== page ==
Today was the big Jam contest at Downtown home and garden. 59 Jelly’s, jams, butters, and ones that defy category were present for tasting and judging. There was a long table set up with numbered jars. Small crust of bread and crackers were set out. Twenty-five people crowded around the table with more coming and going. Most did not try them all. Only one hardcore taster managed to get through and weigh in a vote for each one. Most jams gave away the type of jam in the name like my balsamic sweet onion jam, while there were a few like R&B that we were not sure what it was.
There were only a handful of savory jams like ones made with spicy peppers, and a favorite of mine made with sun dried tomatoes. My onion jam tasted great, yet I had my doubts that I would win any prizes because there was a bunch of kids there who voted and the savory jams did not get as many tastings or votes. (update:I did not win a prize)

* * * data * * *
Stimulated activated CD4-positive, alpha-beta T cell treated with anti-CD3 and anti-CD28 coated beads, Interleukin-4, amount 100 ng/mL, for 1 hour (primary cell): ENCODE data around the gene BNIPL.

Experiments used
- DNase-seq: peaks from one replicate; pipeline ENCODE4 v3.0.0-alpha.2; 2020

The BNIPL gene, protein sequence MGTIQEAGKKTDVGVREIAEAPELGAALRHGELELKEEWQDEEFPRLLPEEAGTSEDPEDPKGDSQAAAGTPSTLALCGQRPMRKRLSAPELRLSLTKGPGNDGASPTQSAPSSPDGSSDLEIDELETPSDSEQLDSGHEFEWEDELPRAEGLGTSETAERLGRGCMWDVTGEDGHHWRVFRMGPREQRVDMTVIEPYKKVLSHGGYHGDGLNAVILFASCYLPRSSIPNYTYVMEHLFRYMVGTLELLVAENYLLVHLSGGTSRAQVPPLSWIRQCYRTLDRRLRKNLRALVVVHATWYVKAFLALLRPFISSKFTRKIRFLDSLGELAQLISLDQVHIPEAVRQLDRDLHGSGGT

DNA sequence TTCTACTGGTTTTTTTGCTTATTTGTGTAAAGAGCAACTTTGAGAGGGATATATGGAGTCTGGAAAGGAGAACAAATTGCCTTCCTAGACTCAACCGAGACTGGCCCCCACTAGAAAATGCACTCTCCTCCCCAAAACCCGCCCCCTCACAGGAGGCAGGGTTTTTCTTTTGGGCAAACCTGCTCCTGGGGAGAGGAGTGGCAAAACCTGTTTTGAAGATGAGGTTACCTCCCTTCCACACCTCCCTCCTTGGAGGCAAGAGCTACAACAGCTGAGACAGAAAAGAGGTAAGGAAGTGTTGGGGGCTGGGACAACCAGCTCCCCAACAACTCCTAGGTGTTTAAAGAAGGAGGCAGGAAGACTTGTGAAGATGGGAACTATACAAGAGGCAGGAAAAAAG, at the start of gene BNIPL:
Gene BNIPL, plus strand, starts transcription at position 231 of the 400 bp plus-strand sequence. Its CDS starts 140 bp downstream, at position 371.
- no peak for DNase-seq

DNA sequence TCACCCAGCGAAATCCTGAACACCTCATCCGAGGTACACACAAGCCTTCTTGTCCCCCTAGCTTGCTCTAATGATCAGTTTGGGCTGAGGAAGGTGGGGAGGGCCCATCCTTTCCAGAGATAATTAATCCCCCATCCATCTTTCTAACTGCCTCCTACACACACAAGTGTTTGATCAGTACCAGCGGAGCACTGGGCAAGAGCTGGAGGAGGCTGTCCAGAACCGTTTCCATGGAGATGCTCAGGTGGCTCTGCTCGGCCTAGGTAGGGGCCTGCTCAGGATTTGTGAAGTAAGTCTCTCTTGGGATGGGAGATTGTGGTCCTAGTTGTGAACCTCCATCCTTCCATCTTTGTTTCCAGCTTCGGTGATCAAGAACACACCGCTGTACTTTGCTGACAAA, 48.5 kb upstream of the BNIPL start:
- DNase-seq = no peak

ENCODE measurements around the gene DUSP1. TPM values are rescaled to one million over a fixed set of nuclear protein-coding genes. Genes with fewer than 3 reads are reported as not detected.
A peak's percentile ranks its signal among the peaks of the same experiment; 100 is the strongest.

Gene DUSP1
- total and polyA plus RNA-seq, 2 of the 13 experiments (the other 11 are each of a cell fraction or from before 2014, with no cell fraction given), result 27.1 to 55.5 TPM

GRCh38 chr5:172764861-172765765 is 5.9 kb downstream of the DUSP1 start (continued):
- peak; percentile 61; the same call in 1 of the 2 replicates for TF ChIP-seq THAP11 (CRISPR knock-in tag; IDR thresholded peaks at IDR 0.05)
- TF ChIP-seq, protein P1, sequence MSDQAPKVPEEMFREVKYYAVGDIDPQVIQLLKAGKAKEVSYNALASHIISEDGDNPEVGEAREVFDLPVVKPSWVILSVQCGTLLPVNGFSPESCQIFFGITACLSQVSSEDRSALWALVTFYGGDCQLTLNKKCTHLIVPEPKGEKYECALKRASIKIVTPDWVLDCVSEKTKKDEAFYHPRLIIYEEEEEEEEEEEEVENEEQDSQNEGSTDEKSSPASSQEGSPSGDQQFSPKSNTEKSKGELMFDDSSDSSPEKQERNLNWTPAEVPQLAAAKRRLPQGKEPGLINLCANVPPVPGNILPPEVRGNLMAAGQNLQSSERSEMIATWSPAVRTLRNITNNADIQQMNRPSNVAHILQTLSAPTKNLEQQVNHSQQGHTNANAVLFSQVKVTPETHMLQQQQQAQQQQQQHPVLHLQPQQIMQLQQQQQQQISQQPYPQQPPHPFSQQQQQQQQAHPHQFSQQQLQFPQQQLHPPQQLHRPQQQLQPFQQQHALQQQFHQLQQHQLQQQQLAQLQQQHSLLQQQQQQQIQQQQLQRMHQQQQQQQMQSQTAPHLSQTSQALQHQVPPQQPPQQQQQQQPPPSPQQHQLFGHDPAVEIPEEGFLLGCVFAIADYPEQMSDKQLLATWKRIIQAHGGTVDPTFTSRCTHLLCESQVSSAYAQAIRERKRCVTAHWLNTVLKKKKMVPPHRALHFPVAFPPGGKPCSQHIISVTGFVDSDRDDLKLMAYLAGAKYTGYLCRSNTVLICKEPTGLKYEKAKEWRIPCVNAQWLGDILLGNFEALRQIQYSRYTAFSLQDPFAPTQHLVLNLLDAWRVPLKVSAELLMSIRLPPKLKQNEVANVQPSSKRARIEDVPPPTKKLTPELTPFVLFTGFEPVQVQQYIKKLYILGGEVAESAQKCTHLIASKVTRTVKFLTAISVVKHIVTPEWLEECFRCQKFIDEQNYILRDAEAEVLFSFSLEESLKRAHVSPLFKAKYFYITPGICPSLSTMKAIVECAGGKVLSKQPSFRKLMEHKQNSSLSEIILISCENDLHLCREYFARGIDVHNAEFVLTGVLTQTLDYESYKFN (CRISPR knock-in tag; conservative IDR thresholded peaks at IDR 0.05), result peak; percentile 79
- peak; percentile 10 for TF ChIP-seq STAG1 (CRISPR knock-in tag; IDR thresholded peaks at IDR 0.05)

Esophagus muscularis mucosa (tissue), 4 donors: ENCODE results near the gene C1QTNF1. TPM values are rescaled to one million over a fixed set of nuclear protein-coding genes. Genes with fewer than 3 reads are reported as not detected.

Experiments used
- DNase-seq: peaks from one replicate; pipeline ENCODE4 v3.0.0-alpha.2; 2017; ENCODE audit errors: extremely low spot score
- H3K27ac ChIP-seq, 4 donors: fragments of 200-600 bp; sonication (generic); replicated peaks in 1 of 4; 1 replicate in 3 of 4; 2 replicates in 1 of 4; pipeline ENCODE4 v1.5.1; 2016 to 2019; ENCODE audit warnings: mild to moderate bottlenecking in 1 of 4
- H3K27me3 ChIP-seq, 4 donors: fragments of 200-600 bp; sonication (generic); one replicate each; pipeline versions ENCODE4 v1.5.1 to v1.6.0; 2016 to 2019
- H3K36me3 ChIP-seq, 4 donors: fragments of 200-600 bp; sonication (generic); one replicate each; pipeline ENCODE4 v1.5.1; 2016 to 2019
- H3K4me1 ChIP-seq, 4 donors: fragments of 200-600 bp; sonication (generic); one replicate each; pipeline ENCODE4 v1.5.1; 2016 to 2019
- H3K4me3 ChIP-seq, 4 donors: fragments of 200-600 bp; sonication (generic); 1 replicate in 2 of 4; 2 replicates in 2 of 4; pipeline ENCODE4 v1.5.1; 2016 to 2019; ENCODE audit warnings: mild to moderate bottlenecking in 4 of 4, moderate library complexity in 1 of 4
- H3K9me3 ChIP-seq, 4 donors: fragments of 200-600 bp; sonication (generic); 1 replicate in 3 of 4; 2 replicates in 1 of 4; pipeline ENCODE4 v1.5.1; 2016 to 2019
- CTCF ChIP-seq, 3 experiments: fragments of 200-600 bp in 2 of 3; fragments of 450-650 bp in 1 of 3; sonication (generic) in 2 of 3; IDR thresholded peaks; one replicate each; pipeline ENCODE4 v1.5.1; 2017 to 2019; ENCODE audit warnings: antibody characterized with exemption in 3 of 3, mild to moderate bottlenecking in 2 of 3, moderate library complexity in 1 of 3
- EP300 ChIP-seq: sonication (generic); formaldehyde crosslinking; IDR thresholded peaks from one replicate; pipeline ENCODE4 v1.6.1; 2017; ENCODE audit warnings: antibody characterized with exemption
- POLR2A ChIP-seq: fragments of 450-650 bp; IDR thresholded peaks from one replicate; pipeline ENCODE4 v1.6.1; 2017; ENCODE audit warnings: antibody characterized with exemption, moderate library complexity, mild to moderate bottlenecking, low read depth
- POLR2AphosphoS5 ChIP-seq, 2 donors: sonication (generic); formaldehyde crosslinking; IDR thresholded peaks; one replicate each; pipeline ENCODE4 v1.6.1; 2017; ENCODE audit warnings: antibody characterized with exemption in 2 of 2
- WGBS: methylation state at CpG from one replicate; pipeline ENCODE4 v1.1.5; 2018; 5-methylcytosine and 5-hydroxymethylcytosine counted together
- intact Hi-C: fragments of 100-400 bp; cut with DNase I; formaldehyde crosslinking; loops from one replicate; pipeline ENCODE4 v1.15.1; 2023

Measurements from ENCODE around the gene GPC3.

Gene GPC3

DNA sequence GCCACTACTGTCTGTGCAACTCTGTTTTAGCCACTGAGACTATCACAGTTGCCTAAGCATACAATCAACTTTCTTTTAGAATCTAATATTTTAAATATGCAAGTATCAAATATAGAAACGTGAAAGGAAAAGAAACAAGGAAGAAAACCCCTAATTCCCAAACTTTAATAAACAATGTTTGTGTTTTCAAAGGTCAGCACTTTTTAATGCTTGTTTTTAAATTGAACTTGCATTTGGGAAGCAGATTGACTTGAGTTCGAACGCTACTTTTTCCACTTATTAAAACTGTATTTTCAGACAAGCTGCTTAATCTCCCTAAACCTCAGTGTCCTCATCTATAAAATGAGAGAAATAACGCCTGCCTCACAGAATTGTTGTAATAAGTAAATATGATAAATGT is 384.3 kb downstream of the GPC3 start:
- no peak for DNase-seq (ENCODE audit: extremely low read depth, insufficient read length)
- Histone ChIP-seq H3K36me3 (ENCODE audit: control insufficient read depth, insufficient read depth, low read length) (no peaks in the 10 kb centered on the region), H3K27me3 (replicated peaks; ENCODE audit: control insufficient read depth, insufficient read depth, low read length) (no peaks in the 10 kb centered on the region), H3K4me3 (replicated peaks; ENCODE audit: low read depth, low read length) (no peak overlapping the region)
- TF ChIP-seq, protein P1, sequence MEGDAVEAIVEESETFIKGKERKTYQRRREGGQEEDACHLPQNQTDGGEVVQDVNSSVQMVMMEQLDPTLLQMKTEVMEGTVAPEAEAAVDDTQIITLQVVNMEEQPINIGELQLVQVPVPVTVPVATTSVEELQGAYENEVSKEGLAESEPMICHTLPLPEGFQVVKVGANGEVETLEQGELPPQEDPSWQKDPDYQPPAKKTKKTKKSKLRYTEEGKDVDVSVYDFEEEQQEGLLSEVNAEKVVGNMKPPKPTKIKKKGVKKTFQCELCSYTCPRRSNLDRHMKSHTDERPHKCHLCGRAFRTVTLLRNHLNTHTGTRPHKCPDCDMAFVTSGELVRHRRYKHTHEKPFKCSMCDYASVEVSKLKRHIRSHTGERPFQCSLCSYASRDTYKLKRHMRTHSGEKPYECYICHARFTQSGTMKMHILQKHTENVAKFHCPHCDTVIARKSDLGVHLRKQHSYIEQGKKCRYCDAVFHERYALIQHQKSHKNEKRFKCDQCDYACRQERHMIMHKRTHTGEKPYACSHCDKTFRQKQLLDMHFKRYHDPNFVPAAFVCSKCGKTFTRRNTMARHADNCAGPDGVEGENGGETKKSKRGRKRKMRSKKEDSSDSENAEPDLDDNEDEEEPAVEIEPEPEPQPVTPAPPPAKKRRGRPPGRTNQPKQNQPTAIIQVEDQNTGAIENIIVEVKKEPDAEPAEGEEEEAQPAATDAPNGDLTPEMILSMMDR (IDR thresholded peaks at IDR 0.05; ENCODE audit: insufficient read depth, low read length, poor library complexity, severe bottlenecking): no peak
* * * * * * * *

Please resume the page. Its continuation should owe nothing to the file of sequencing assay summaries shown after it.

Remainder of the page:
The stand outs for me was the vanilla pear jam, spicy pepper jam, an organic concord grape for the familiarity, a honey and lemon balm (update: It won second place), and the sun dried tomato. The bacon jam was more of a spread of bacon bits than a jam in my opinion, but tasty. I tried about half of them. Some were too runny, others had a strong alcohol taste, and one had way too much lavender which made it taste like perfume.
Looking at all of these jams made me think about the future of local food. Most were made from seasonal, local fruits, berries, and vegetables. They have a long shelf life, which allows for a huge variety of local food year round, and the jars can be reused for years. I am very new with canning and I was amazed at all of the recipes in the Ball Bluebook.
Eating locally in the winter brings up imagines of eating an all potato diet for months. Looking at 59 varieties of jam I see that is far from the case. I see a winter of tasty jellies and fillings from desserts and pastry, flavorful condiments for savory meat dishes, and cheese pairing, and to tasty spread on homemade bread.